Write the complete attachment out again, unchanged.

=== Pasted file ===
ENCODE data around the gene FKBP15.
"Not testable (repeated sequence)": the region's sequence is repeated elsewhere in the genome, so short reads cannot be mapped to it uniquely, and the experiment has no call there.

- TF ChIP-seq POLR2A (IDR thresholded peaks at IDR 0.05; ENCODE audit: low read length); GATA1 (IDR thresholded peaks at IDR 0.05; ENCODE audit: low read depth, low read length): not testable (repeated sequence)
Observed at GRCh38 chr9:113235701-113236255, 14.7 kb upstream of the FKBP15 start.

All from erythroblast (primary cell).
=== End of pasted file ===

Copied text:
ENCODE data around the gene FKBP15.
"Not testable (repeated sequence)": the region's sequence is repeated elsewhere in the genome, so short reads cannot be mapped to it uniquely, and the experiment has no call there.

- TF ChIP-seq POLR2A (IDR thresholded peaks at IDR 0.05; ENCODE audit: low read length); GATA1 (IDR thresholded peaks at IDR 0.05; ENCODE audit: low read depth, low read length): not testable (repeated sequence)
Observed at GRCh38 chr9:113235701-113236255, 14.7 kb upstream of the FKBP15 start.

All from erythroblast (primary cell).